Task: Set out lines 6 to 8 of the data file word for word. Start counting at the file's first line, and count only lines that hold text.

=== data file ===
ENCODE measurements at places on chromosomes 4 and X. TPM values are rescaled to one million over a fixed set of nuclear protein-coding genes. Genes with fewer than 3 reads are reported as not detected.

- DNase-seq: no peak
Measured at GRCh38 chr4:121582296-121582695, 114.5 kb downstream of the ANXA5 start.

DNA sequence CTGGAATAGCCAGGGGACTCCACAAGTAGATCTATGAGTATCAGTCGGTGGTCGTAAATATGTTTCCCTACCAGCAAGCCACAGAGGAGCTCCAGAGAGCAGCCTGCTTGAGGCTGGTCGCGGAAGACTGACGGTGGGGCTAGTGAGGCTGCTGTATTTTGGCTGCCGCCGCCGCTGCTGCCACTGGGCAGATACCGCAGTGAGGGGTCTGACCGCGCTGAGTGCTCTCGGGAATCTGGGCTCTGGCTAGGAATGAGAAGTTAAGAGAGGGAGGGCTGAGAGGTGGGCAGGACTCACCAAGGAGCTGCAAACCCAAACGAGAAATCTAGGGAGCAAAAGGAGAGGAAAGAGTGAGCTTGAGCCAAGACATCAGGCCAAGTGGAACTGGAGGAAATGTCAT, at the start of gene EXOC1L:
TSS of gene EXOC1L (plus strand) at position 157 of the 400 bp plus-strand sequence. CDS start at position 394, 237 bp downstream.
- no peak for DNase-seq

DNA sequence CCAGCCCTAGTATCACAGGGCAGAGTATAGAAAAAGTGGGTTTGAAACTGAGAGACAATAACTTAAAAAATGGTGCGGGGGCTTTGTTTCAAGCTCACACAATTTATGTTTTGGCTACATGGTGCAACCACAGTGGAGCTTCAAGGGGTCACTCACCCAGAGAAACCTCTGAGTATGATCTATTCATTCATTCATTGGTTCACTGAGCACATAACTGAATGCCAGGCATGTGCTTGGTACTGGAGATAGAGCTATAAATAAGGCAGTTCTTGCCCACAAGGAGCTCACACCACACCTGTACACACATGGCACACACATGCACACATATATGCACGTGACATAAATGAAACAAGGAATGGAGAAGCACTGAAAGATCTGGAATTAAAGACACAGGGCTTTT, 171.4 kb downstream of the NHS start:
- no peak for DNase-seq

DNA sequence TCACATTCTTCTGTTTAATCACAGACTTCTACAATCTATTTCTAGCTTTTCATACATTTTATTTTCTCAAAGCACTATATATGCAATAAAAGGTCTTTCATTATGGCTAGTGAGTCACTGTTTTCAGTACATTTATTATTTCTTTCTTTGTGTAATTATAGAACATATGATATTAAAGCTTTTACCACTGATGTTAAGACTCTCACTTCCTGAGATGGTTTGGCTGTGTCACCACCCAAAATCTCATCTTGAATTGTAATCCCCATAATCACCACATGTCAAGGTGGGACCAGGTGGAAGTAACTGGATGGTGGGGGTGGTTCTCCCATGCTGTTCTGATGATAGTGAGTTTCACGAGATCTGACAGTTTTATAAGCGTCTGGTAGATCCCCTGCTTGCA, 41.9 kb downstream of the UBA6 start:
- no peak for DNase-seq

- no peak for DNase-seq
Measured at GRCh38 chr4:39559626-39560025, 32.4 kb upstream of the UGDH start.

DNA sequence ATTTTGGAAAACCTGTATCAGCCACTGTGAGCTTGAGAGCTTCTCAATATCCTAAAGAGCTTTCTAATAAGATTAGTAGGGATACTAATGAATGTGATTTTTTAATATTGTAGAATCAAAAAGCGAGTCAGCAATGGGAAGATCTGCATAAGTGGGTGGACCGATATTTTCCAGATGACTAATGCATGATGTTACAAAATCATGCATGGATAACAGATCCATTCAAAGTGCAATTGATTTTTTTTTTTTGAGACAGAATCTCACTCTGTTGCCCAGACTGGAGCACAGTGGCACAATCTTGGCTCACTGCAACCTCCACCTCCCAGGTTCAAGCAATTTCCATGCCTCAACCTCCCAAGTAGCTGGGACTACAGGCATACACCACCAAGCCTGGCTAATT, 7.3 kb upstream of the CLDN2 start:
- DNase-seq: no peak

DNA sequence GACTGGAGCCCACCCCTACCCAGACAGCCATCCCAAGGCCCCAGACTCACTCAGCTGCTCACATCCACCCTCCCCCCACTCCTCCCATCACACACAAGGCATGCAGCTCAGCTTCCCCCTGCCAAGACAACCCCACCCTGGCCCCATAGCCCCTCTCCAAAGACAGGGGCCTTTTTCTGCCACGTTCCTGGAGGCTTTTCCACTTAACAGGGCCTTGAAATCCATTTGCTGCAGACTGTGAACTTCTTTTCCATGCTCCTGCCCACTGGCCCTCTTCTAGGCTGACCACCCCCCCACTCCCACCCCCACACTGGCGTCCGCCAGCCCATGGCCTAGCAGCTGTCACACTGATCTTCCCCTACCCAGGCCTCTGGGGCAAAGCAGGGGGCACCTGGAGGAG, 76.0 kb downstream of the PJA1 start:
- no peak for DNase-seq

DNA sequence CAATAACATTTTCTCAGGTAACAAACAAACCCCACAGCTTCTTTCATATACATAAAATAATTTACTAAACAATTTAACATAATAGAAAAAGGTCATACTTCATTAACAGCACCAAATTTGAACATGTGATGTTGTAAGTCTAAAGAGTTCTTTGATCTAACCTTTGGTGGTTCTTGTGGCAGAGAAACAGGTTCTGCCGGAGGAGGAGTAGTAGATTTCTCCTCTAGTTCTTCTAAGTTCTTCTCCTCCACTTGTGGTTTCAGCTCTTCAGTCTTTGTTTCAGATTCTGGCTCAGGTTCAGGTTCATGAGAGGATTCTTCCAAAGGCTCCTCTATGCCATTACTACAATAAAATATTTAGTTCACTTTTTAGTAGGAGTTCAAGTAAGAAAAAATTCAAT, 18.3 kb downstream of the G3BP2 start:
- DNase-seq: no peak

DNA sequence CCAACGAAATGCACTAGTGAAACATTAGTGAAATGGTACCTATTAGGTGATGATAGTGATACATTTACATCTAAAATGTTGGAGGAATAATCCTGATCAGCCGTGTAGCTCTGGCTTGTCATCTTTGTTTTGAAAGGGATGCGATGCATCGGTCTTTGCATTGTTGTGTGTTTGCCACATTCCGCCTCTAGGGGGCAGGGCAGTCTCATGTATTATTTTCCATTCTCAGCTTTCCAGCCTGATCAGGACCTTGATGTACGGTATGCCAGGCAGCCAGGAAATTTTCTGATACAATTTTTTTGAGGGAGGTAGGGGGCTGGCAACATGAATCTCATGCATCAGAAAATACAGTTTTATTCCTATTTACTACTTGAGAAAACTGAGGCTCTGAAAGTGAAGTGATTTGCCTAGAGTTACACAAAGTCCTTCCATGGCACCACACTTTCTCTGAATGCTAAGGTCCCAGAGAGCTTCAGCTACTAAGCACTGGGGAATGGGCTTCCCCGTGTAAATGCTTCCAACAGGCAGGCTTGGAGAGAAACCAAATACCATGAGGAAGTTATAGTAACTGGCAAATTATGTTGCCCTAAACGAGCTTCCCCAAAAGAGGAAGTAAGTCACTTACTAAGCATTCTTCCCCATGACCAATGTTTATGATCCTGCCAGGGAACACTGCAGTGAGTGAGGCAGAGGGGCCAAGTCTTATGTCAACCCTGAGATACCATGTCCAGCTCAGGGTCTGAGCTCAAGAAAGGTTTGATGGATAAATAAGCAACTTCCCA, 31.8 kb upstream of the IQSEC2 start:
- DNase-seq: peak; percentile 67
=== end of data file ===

- no peak for DNase-seq

DNA sequence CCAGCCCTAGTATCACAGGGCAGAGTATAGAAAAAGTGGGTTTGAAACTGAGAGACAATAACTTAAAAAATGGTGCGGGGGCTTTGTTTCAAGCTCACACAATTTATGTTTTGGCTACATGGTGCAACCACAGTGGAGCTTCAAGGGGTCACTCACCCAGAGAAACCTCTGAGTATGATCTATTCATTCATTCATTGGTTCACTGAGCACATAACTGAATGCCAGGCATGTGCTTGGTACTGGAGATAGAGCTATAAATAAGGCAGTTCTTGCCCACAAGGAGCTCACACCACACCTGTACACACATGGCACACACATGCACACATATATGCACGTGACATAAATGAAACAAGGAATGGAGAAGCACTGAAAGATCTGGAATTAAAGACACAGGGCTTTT, 171.4 kb downstream of the NHS start:
- no peak for DNase-seq